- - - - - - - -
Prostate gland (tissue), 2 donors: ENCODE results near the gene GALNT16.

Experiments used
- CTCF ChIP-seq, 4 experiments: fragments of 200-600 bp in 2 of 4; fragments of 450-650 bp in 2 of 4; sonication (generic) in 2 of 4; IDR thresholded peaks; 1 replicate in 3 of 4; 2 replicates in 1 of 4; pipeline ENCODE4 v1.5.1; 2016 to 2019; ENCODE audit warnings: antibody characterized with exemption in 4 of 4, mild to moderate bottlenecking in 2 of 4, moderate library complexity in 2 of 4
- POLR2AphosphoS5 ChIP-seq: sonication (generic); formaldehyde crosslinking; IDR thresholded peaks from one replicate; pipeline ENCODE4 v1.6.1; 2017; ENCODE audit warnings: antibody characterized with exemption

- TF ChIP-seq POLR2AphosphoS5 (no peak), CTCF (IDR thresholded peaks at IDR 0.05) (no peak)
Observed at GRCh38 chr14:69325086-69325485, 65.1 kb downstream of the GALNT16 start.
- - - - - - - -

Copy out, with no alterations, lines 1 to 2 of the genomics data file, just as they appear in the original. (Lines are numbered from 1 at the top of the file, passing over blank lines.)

Prostate gland (tissue), 2 donors: ENCODE results near the gene GALNT16.

Experiments used